Sitting Together, or Teaching?
Ms. Brimmer was asked to elaborate: "Do you see this as a way of simply showing Christians that Jews don't have horns - or is it that the Jews will actually teach the Christians, such as is described in Zechariah 8:23, which states that 'ten [Gentiles] will take hold of a Jew by his cloak and say, 'let us go with you, for we have heard that God is with you'"?
"I can accept both formulations," she responded. "Most Christians are totally unaware of the riches they can learn from the Jews. In some ways, Christianity has been removed from its source... But we're certainly not getting Christians to become Jews, that's for sure."
Blurring the Lines
The Rabbinate council is concerned, however, that while specific groups are not involved outright in missionary work, the "blurring of the lines" will lead to danger in the future. "Bonds of this nature and the search for Judea-Christian values, and the study of the Jewish foundations of Christianity are forbidden and must be condemned," the ruling states.
Following the conversation with Ms. Brimmer, Arutz-7 asked one of the signatories, Rabbi Yitzchak Peretz, whether the ban included teaching the Christians. His response: "Participation of any sort is forbidden, because the Christians' ultimate goal is to convert Jews and we cannot give this legitimacy."
A senior member of the Yad L'Achim anti-missionary organization told Arutz-7 that though BFP and others are not actively involved in missionary work, "we must be very vigilant. Whether they are active or not is not the question; they can still be supportive of evangelizing Jews even though they do not actively do it. There are some issues on which we can work with them, and some that we cannot. It has to be done with careful judgment... For instance, to talk of 'Judeo-Christian' values - there is no such thing. This is a concept that arose in the West. There are some values that they adopted from us, and others that they distorted."
Rabbi Yitzchak HaLevy of the Yesha township of Karnei Shomron said (before learning that the Chief Rabbis planned to review the ruling) that though he would not take a public stance in opposition to the Chief Rabbinate, "I don't think that we have to fear these organizations that much. The bottom line is that their spiritual influence here is very small. It's true that belief in a trinity is pure idol worship, but I don't think we have to fear that they will make inroads with this nonsense." He agreed that in the city of Ariel, Christian influence is not insignificantly felt.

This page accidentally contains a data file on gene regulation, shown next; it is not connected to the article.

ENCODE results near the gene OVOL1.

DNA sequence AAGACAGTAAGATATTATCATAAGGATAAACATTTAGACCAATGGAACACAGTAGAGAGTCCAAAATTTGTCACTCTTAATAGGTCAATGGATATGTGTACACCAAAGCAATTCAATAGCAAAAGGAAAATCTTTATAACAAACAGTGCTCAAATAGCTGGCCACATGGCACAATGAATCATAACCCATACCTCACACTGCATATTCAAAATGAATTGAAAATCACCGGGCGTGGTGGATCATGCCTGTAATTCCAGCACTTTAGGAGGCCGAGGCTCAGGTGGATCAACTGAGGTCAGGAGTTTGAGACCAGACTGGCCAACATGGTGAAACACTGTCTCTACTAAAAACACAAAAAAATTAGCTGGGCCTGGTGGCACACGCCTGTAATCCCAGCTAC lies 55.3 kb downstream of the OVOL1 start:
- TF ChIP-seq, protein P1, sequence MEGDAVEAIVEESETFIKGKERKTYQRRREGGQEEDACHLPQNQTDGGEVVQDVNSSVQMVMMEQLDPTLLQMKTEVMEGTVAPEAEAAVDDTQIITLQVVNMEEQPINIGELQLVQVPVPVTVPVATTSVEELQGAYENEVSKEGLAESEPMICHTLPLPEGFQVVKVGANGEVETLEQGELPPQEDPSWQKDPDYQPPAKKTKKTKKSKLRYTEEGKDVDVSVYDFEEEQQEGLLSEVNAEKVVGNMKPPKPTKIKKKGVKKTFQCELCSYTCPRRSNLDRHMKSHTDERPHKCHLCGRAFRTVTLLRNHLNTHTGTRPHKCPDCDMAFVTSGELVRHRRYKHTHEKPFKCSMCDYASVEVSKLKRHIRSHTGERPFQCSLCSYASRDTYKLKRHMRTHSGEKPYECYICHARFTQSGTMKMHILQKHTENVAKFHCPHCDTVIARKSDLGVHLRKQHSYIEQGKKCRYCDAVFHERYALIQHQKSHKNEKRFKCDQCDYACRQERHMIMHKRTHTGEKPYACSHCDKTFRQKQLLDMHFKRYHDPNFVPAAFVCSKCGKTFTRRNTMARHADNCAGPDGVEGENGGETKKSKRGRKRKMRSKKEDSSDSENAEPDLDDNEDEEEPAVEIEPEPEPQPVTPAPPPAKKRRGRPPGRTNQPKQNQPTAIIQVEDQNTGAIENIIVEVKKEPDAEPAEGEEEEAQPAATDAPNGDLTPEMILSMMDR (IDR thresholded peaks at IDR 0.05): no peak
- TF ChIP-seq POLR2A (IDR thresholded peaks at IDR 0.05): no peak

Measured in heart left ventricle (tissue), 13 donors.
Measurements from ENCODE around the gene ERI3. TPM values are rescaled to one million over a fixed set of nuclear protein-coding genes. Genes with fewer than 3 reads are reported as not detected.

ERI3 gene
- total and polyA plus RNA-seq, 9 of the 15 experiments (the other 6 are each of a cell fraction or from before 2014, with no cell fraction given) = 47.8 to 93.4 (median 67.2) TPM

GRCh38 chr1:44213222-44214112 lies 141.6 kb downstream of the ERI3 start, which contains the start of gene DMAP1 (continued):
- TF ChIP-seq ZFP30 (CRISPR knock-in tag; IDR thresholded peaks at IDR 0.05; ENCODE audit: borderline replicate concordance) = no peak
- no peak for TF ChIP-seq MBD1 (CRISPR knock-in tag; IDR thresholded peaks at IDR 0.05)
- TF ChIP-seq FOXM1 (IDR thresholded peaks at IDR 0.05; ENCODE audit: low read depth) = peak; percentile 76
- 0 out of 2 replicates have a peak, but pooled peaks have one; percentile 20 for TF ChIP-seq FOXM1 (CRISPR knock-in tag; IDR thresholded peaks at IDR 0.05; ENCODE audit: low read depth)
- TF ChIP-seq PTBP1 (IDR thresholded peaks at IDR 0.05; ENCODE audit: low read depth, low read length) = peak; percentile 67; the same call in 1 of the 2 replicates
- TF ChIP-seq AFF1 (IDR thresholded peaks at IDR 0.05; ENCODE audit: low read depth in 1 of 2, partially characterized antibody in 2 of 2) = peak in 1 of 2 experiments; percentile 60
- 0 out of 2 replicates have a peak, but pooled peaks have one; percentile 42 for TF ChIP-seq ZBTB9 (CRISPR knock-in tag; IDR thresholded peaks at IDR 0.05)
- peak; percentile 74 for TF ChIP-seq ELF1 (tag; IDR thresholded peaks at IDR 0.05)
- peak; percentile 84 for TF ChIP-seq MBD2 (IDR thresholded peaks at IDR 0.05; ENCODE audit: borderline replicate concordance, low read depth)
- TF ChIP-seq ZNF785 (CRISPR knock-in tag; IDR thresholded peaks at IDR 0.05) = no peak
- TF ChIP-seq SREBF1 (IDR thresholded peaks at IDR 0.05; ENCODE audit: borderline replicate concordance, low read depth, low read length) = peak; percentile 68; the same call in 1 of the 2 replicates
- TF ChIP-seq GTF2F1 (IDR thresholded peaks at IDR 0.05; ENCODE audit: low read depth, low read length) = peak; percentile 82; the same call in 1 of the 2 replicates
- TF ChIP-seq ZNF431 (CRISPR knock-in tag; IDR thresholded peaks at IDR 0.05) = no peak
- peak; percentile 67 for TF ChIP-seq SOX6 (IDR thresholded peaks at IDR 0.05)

Jerusalem Councilwoman Mina Fenton, who met with the Rabbinate committee, feels the missionaries' influence must not be under-estimated. She says that various volunteers throughout the country provide food packages and other help to many needy families, providing "spiritual counseling" as an added bonus. In addition, she told the rabbis, there are some 10,000 Messianic Jews in 100 communities around the country, and another 3,000 Jehova's Witnesses, all of whom are active in various ways in "spreading the gospel."
"The goal of all the groups," she feels, "is to blur the differences between Jews and Christians, to show the Jewish roots of Jesus, and to show that we believe in the same things - thus making it easier for the actual missionaries to come in for the kill."
Not every Christian wishes to missionize Jews, most agree. Women-in-Green co-founder Ruth Matar remembers fondly the Christian family that adopted her as a little girl during the Holocaust and constantly told her never to forget that she was Jewish and that what she heard with them at church was not "for her." Similarly, many feel, many Christian Zionists today love Israel with no ulterior motives.
On the other hand, as Sandra Oster Baras writes, "Make no mistake. Most Christians do believe that Jews need to accept Jesus. That is their religion. [But our] goal in building relationships between Jews and Christians is... to develop ways to cooperate and work together for the benefit of Israel and the Jewish people, despite our religious differences. We will not cooperate with anyone who is involved in missionary activity targeting the Jewish people. We will, however, continue to cooperate with anyone who wants to help the Jewish people and is willing to set aside his missionary agenda."
Opportunity - or Danger?
"For us," says Baras, "it is an opportunity to help Israel that we dare not ignore." Others say it is a danger that we dare not ignore.